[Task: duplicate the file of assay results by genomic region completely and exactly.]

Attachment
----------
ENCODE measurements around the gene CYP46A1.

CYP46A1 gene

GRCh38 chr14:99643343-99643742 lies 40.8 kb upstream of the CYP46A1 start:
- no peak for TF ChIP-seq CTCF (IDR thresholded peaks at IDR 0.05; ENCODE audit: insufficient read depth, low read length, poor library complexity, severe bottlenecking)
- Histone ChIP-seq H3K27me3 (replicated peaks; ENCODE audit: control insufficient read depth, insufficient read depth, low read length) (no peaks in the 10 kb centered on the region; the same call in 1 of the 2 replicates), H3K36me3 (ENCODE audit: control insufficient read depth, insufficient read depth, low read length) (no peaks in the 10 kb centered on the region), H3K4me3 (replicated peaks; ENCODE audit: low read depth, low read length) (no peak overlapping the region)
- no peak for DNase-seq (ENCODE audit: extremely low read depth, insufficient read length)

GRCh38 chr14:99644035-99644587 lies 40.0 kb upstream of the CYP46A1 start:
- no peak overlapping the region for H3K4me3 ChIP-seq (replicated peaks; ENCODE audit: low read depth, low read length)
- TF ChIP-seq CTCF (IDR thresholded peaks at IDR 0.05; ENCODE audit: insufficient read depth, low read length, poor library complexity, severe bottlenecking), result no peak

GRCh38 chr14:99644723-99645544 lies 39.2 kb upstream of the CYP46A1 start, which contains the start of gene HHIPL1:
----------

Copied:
ENCODE measurements around the gene CYP46A1.

CYP46A1 gene

GRCh38 chr14:99643343-99643742 lies 40.8 kb upstream of the CYP46A1 start:
- no peak for TF ChIP-seq CTCF (IDR thresholded peaks at IDR 0.05; ENCODE audit: insufficient read depth, low read length, poor library complexity, severe bottlenecking)
- Histone ChIP-seq H3K27me3 (replicated peaks; ENCODE audit: control insufficient read depth, insufficient read depth, low read length) (no peaks in the 10 kb centered on the region; the same call in 1 of the 2 replicates), H3K36me3 (ENCODE audit: control insufficient read depth, insufficient read depth, low read length) (no peaks in the 10 kb centered on the region), H3K4me3 (replicated peaks; ENCODE audit: low read depth, low read length) (no peak overlapping the region)
- no peak for DNase-seq (ENCODE audit: extremely low read depth, insufficient read length)

GRCh38 chr14:99644035-99644587 lies 40.0 kb upstream of the CYP46A1 start:
- no peak overlapping the region for H3K4me3 ChIP-seq (replicated peaks; ENCODE audit: low read depth, low read length)
- TF ChIP-seq CTCF (IDR thresholded peaks at IDR 0.05; ENCODE audit: insufficient read depth, low read length, poor library complexity, severe bottlenecking), result no peak

GRCh38 chr14:99644723-99645544 lies 39.2 kb upstream of the CYP46A1 start, which contains the start of gene HHIPL1: